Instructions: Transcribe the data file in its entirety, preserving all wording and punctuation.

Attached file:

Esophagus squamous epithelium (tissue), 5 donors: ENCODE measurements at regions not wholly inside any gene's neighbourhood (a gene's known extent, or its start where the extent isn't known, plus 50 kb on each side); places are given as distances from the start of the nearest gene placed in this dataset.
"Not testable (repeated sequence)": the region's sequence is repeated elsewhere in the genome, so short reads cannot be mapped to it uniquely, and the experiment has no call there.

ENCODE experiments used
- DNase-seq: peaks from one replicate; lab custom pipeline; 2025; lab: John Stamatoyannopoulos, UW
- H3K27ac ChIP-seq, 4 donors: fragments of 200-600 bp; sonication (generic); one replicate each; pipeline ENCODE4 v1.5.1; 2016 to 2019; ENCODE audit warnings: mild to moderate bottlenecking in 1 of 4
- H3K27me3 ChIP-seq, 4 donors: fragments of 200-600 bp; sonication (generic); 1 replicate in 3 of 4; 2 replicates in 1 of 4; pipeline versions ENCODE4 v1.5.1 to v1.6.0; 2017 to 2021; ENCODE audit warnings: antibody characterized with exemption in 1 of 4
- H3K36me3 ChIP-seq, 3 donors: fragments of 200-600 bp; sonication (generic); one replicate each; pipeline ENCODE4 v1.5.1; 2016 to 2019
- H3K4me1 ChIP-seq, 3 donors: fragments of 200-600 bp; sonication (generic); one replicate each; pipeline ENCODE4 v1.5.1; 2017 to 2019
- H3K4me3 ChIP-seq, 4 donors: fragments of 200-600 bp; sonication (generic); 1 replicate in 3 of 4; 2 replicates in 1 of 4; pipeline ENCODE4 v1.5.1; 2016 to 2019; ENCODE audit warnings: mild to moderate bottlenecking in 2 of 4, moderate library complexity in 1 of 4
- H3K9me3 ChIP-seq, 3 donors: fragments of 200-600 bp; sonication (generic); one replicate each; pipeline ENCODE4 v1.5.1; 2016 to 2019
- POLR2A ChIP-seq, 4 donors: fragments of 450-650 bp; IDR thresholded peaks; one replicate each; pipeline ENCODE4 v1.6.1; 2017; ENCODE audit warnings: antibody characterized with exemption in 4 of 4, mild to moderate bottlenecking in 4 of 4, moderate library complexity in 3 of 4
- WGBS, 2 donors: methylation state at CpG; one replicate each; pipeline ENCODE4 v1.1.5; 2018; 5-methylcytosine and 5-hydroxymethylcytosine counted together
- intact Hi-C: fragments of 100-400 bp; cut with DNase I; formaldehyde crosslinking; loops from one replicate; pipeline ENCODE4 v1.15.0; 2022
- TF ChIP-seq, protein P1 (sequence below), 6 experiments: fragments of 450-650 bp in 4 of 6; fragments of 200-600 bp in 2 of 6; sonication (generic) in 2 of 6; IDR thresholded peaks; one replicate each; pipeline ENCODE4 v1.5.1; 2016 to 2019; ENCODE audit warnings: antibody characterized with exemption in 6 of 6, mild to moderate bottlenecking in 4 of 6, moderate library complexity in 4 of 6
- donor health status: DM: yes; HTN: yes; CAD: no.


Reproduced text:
Esophagus squamous epithelium (tissue), 5 donors: ENCODE measurements at regions not wholly inside any gene's neighbourhood (a gene's known extent, or its start where the extent isn't known, plus 50 kb on each side); places are given as distances from the start of the nearest gene placed in this dataset.
"Not testable (repeated sequence)": the region's sequence is repeated elsewhere in the genome, so short reads cannot be mapped to it uniquely, and the experiment has no call there.

ENCODE experiments used
- DNase-seq: peaks from one replicate; lab custom pipeline; 2025; lab: John Stamatoyannopoulos, UW
- H3K27ac ChIP-seq, 4 donors: fragments of 200-600 bp; sonication (generic); one replicate each; pipeline ENCODE4 v1.5.1; 2016 to 2019; ENCODE audit warnings: mild to moderate bottlenecking in 1 of 4
- H3K27me3 ChIP-seq, 4 donors: fragments of 200-600 bp; sonication (generic); 1 replicate in 3 of 4; 2 replicates in 1 of 4; pipeline versions ENCODE4 v1.5.1 to v1.6.0; 2017 to 2021; ENCODE audit warnings: antibody characterized with exemption in 1 of 4
- H3K36me3 ChIP-seq, 3 donors: fragments of 200-600 bp; sonication (generic); one replicate each; pipeline ENCODE4 v1.5.1; 2016 to 2019
- H3K4me1 ChIP-seq, 3 donors: fragments of 200-600 bp; sonication (generic); one replicate each; pipeline ENCODE4 v1.5.1; 2017 to 2019
- H3K4me3 ChIP-seq, 4 donors: fragments of 200-600 bp; sonication (generic); 1 replicate in 3 of 4; 2 replicates in 1 of 4; pipeline ENCODE4 v1.5.1; 2016 to 2019; ENCODE audit warnings: mild to moderate bottlenecking in 2 of 4, moderate library complexity in 1 of 4
- H3K9me3 ChIP-seq, 3 donors: fragments of 200-600 bp; sonication (generic); one replicate each; pipeline ENCODE4 v1.5.1; 2016 to 2019
- POLR2A ChIP-seq, 4 donors: fragments of 450-650 bp; IDR thresholded peaks; one replicate each; pipeline ENCODE4 v1.6.1; 2017; ENCODE audit warnings: antibody characterized with exemption in 4 of 4, mild to moderate bottlenecking in 4 of 4, moderate library complexity in 3 of 4
- WGBS, 2 donors: methylation state at CpG; one replicate each; pipeline ENCODE4 v1.1.5; 2018; 5-methylcytosine and 5-hydroxymethylcytosine counted together
- intact Hi-C: fragments of 100-400 bp; cut with DNase I; formaldehyde crosslinking; loops from one replicate; pipeline ENCODE4 v1.15.0; 2022
- TF ChIP-seq, protein P1 (sequence below), 6 experiments: fragments of 450-650 bp in 4 of 6; fragments of 200-600 bp in 2 of 6; sonication (generic) in 2 of 6; IDR thresholded peaks; one replicate each; pipeline ENCODE4 v1.5.1; 2016 to 2019; ENCODE audit warnings: antibody characterized with exemption in 6 of 6, mild to moderate bottlenecking in 4 of 6, moderate library complexity in 4 of 6
- donor health status: DM: yes; HTN: yes; CAD: no.